It is not uncommon for me to receive a weekly email from a real estate investor vexed with the problem of transferring encumbered real estate into a LLC. Many of these troubled souls have sought providence from their local attorney, CPA, or banker only to find their hopes of protection doused like a spark without the tinder to give it life.
The problem for investors is in not knowing that information can be pretty thin stuff unless mixed with experience. A JD, ESQ., CPA, or other professional designation following a surname does not necessarily translate into omnipotence. For those wayward investors adrift in their concern for the unknown and know liabilities associated with investing, staying afloat begins with the use of a land trust.
Contrary to the multiple internet gurus or guest REIA speakers that sing the vestibule of virtues offered by this rudimentary of legal tools, the land trust is simply and nothing more than a title holding vehicle. But, it is from its simplicity of design that real estate investors can successfully transfer title to encumbered real estate without alerting banks or other curious souls to your personal dealings.
To move real estate from your personal name into your LLC for asset protection you begin by creating a land trust. The land trust should name you or someone you trust as the trustee with the current titleholders of the real estate as the beneficiary. It is important to note that you should not have unanimity of trustee, grantor, and beneficiary. Whenever my office drafts a land trust we will ensure that the trustee and beneficiary class differ by at least one person e.g., if John and Jane set up a land trust then I will have John serve as the trustee with John and Jane as the beneficiary.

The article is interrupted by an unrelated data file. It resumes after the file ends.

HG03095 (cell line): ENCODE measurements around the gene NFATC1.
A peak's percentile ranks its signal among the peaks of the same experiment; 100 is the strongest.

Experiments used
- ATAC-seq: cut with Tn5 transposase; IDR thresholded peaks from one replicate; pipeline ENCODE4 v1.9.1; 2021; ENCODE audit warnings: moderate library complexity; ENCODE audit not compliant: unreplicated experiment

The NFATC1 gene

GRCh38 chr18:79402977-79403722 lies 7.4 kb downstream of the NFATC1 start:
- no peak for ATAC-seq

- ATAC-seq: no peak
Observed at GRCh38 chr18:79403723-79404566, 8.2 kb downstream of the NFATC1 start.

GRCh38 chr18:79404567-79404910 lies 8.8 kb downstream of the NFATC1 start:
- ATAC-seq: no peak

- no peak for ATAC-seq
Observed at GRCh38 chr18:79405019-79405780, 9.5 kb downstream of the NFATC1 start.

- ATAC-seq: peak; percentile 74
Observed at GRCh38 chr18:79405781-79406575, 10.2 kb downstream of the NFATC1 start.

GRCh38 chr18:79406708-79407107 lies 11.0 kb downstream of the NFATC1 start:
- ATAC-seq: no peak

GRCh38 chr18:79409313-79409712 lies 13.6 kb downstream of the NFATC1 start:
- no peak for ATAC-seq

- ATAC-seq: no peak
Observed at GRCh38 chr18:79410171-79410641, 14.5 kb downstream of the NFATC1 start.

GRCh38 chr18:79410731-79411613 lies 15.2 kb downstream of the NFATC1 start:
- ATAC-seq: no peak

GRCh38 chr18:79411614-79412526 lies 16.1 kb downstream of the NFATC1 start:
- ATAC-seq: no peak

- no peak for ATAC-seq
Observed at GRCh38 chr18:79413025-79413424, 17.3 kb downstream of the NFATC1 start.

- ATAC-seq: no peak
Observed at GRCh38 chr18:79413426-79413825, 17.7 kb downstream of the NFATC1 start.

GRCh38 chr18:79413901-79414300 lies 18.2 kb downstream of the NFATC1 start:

After the trust is established, John and Jane will deed their investment real estate into their land trust. This transfer should not trigger the due on sale clause that fosters so much angst and more likely than not will garnet scan notice from a inquisitive lender. Why? Thank congress. U.S. Code Title 12, Chapter 13, Section 1701j-3 limits a lender from accelerating a note when there is a transfer to an inter vivos trust in which the borrower is and remains a beneficiary… I forgot to mention, a land trust is an inter vivos trust.
Once the transfer is complete, your property will be titled in the name of your trust. At this stage in your planning you are within sight of safe harbor and a few more strokes will safely see you home. To reach safety the next step in your planning requires the assignment of your beneficial interest in your land trust to the LLC you created for asset protection. This is accomplished with pen and paper and a few simple lines reciting your intent (be sure to have this assignment notarized).
The assignment will escape notice by your lender because it will not become a matter of public record. The assignment remains in your possession and for the curious sole that seeks to divine the owner of said real estate shall only come upon the name of your trust and its trustee. The trust beneficiary shall remain a private matter.
This last step is the most important in terms of asset protection. If you skip the LLC and remain the beneficiary of your land trust you have not insulated yourself from the dangers associated with your investment. The land trust in and of itself offers no protection. In point of fact the land trust will neatly package and deliver any liability on the doorstep of the trust’s beneficiaries. Hence, let your LLC be the beneficiary (or your mother-in-law) rather than you individually and protect yourself from your investments and your investments from you.